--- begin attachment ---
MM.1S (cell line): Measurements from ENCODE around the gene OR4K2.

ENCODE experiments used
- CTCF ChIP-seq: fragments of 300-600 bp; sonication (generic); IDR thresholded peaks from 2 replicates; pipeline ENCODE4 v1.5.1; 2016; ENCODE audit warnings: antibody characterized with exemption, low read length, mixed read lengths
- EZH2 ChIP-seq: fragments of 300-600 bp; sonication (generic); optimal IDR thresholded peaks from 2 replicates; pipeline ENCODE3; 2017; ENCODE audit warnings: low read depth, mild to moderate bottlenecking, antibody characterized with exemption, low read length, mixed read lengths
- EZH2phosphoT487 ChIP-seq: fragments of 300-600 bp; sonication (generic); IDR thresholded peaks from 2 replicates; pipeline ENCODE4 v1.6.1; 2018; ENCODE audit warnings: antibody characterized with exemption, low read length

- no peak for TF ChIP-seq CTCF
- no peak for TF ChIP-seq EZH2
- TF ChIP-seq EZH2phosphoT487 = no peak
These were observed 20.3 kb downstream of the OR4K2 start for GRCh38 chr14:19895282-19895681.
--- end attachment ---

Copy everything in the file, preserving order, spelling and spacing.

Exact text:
MM.1S (cell line): Measurements from ENCODE around the gene OR4K2.

ENCODE experiments used
- CTCF ChIP-seq: fragments of 300-600 bp; sonication (generic); IDR thresholded peaks from 2 replicates; pipeline ENCODE4 v1.5.1; 2016; ENCODE audit warnings: antibody characterized with exemption, low read length, mixed read lengths
- EZH2 ChIP-seq: fragments of 300-600 bp; sonication (generic); optimal IDR thresholded peaks from 2 replicates; pipeline ENCODE3; 2017; ENCODE audit warnings: low read depth, mild to moderate bottlenecking, antibody characterized with exemption, low read length, mixed read lengths
- EZH2phosphoT487 ChIP-seq: fragments of 300-600 bp; sonication (generic); IDR thresholded peaks from 2 replicates; pipeline ENCODE4 v1.6.1; 2018; ENCODE audit warnings: antibody characterized with exemption, low read length

- no peak for TF ChIP-seq CTCF
- no peak for TF ChIP-seq EZH2
- TF ChIP-seq EZH2phosphoT487 = no peak
These were observed 20.3 kb downstream of the OR4K2 start for GRCh38 chr14:19895282-19895681.